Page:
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Wednesday, May 31 • 9:30am - 10:00am
(Book & Paper + Research & Technical Studies) - Contacts that leave traces: investigations into the contamination of paper surfaces from handling

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The contamination of paper surfaces during the process of handling documents is a significant issue for forensic scientists and conservators. In the forensic context, it has been found that polyvinyl chloride and latex gloves would leave handprints on porous and non-porous surfaces after 20-40 minutes of wear by a subject.[1] Anecdotally, it has been seen by both forensic practitioners and by fingerprint researchers at Curtin University that nitrile gloves can also leave fingermarks on paper after periods of wear. The issue of whether to wear gloves or not to wear gloves when handling documents has also been a matter of controversy in the conservation and archivist community.[2] Prue McKay at the National Archives of Australia carried out some preliminary studies to determine the potential for contamination from gloved and non-gloved hands when handling paper items.[3] However other than the papers mentioned above there is a paucity of published research in this area. A research project has been initiated at Curtin to explore this issue by using a range of forensic fingerprint techniques to investigate the level of fingermark contamination on paper items handled with bare and covered hands. Subsequently, the effect of latent fingermarks on paper items will be investigated using artificial aging. This presentation will give an overview of the background of the methods to be used as well as presenting some of our initial results. Acknowledgments: The authors thank Terry Kent and Prue McKay for useful discussion concerning this research. References [1] Willinski G. J Forensic Sci. 1980; 25(3):682-685 [2] Baker C.A and Silverman R. International Preservation News. 2005; 37: 4-17 [3] McKay P. 5th AICCM Book, Paper and Photographic Materials Symposium. 2008; 1-10

avatar for Karin van der Pal

Karin van der Pal

PhD Student, Curtin University
Karin J. van der Pal received her Bsc (Hons) in Chemistry from Curtin University, Western Australia. She is currently pursuing a PhD within the Nanochemistry Research Institue and Department of Chemistry at Curtin University, Western Australia. Her research involves the analysis... Read More →

avatar for Wilhelm van Bronswijk

Wilhelm van Bronswijk

Emeritus Professor, Curtin University
Professor Wilhelm van Bronswijk is an Emeritus Professor in the Department of Chemistry at Curtin Univerity. His research involves the application of infrared and Raman spectroscopy to a wide range of areas including forensic science and conservation studies.
avatar for Simon Lewis

Simon Lewis

Professor of Forensic and Analytical Chemistry and Director of Teaching and Learning in the Department of Chemistry, Curtin University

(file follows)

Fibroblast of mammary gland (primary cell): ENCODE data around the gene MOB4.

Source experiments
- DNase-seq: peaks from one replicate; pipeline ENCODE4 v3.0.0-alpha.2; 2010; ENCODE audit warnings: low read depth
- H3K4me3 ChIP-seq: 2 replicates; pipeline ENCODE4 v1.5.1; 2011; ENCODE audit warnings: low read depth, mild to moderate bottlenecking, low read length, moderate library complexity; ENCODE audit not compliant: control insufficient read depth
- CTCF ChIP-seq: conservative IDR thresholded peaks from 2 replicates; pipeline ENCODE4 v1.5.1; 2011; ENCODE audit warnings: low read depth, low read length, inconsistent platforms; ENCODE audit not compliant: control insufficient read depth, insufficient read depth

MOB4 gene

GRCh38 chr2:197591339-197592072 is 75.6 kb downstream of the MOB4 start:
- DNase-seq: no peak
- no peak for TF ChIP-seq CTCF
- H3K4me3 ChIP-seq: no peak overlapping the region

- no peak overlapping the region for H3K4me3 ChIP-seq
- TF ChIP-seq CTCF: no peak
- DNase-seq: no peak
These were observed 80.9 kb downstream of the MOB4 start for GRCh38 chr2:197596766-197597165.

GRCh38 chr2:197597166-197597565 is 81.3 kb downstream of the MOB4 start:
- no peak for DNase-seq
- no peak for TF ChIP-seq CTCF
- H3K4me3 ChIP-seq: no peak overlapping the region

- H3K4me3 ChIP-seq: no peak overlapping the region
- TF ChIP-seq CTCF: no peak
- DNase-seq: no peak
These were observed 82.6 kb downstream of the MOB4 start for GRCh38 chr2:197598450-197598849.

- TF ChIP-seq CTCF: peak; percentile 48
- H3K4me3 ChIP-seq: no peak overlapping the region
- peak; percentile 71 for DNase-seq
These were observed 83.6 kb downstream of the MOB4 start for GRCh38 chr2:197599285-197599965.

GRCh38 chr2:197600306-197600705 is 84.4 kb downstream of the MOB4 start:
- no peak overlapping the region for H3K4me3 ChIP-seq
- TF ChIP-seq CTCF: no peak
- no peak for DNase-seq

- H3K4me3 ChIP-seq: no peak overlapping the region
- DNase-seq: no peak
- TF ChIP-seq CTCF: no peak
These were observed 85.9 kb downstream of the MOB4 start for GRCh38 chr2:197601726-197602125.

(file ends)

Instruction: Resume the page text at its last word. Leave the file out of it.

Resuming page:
Simon Lewis is Professor of Forensic and Analytical Chemistry and Director of Teaching and Learning in the Department of Chemistry at Curtin University, Perth, Western Australia. His research is focused on chemical techniques applied to forensic analysis and he has published in excess of 90 peer reviewed papers and book chapters in the areas of analytical and forensic chemistry. He is on the editorial advisory boards of the Journal of Forensic Identification, the recently published Elsevier Encyclopedia of Forensic Sciences (2nd Edition) and the new journal Forensic Chemistry. He served on the Program Advisory Committee for the Infrared Beamline at the Australian Synchrotron 2012-2014. His activities in forensic science and chemistry education have been recognised by a number of awards at the university and national level including in 2009 an Australian Learning... Read More →
avatar for Rachel S. Popelka-Filcoff

Rachel S. Popelka-Filcoff

Associate Professor, Flinders University
Rachel Popelka-Filcoff is an Associate Professor in the School of Chemical and Physical Sciences at Flinders University. Her research program uses radioanalytical and spectroscopic methods for the application to cultural heritage, environmental and forensic questions. In the cult... Read More →
avatar for Gregory D. Smith

Gregory D. Smith

Otto N. Frenzel III Senior Conservation Scientist, Indianapolis Museum of Art
Gregory Dale Smith received a B.S. degree from Centre College of Kentucky in anthropology/sociology and chemistry before pursuing graduate studies at Duke University as an NSF graduate fellow in time-domain vibrational spectroscopy and archaeological fieldwork. His postgraduate training included investigations of pigment degradation processes and palette studies of illuminated manuscripts at the British Library and the V... Read More →

Wednesday May 31, 2017 9:30am - 10:00am
Regency A-B Ballroom Level, West Tower

Attendees (210)